Date of Award
Doctor of Education in Educational Leadership for Learning Dissertations
Dr. Albert Jimenez
First Committee Member
Dr. Nicholas Glegorne
Second Committee Member
Dr. David Buckman
Educators know children need to learn at a level that is appropriately challenging for them. If the material is too difficult, the children will often feel defeated and stop trying. If the material is too easy, the children will often lose interest and not achieve their potential. Educators also know children learn at different speeds and have different abilities, even children who are the same age. Despite knowing this, the traditional educational model is designed to group children based solely on age and the expectation is for the teacher to differentiate to meet the needs of each individual child in the classroom.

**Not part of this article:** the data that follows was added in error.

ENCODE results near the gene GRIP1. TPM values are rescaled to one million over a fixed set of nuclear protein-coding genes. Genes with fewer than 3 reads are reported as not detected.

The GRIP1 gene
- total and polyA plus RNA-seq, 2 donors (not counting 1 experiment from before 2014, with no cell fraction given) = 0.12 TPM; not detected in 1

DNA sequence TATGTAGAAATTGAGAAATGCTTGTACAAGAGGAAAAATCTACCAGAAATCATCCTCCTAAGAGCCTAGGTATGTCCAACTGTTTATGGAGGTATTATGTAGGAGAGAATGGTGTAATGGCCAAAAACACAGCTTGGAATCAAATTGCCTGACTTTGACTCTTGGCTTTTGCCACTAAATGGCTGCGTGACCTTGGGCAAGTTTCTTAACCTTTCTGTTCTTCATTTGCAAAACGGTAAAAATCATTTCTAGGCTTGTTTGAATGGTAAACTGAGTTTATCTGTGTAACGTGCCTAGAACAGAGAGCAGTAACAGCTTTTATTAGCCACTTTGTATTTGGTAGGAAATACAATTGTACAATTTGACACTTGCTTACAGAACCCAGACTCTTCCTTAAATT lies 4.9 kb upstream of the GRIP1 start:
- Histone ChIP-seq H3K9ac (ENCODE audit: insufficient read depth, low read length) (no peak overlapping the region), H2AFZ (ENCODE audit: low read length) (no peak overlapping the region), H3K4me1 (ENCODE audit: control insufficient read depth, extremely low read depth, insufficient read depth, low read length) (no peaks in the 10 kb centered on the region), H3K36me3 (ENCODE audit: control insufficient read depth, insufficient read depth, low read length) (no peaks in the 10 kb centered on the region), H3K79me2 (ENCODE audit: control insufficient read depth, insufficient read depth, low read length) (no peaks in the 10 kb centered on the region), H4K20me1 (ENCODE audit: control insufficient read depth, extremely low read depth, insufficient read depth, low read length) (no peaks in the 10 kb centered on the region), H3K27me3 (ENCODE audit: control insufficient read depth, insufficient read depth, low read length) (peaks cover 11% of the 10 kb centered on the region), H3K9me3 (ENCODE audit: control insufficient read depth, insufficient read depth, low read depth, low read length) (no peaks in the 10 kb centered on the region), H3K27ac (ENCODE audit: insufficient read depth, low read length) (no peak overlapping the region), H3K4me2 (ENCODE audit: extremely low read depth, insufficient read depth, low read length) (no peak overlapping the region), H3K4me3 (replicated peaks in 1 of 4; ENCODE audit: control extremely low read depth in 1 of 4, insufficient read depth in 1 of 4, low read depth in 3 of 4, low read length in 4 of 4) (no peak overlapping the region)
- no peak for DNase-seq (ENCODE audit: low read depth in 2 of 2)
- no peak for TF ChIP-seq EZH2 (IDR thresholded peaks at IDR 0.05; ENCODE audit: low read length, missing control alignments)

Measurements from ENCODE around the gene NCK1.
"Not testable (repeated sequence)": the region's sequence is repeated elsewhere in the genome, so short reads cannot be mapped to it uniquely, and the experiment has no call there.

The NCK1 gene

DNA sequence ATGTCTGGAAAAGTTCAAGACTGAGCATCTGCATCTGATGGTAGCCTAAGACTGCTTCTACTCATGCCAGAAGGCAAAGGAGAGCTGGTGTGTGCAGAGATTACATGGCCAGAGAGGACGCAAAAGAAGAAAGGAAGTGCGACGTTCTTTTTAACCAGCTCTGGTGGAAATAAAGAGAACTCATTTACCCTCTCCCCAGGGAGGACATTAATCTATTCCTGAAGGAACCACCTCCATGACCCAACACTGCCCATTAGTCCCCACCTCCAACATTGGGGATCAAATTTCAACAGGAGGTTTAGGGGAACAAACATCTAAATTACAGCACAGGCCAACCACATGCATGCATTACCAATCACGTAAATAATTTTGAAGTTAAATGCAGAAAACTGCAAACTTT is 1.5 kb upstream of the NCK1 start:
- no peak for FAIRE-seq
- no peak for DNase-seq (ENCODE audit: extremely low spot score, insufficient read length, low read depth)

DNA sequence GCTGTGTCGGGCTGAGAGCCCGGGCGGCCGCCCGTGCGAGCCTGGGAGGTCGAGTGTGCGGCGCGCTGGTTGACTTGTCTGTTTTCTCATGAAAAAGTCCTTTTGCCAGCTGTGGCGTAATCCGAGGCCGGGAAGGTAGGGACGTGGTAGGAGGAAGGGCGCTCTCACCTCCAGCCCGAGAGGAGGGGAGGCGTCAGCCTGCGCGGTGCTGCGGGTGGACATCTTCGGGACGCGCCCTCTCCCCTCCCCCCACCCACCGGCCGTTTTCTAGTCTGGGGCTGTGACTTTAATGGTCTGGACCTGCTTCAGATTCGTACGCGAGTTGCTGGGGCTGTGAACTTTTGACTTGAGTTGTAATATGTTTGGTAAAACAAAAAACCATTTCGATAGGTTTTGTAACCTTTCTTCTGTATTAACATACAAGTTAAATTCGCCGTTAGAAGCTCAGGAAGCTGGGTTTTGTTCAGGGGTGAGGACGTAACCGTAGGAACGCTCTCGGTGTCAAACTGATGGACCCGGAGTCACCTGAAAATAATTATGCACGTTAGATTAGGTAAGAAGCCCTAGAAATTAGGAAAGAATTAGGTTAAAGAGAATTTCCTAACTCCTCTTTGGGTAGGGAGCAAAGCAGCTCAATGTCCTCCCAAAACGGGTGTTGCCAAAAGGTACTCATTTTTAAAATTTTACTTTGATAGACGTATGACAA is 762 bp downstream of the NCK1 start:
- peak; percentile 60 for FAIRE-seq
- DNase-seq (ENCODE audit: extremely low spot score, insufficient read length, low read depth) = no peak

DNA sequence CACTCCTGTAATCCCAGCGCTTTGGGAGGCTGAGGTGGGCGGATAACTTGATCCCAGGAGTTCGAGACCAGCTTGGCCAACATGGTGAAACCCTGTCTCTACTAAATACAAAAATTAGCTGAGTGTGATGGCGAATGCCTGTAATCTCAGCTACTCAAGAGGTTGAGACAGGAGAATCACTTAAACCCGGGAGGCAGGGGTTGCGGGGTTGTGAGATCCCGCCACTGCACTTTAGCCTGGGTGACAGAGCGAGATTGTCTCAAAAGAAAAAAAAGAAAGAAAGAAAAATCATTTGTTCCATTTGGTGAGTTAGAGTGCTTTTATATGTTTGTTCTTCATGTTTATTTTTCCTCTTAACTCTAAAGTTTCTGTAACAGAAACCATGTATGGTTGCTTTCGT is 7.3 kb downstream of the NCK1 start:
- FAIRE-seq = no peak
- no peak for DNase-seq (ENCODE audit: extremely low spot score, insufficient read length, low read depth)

Some schools are adopting different grouping models and are grouping children based on ability or achievement rather than age. These grouping models need to be examined to learn if they provide a better alternative to grouping and allow for greater student success. One of the common objections to a multiage ability grouping model is the effect it will have on the children when they are grouped with children who are older or younger than themselves. This qualitative case study was designed to learn about the effect multiage ability grouping had on the self-esteem of nine children in an independent school designed for students with dyslexia.
The nine students and one of each of their parents were interviewed during the students’ first year in a multiage ability grouped classroom. From the responses, eight themes were identified: students felt the work was easier, students volunteered more answers, students had a more positive attitude toward school and schoolwork, multiage grouping encouraged multiage relationships, multiage grouping normalized, the size of the classes, ability grouping, and students showed an increase in confidence and self-esteem.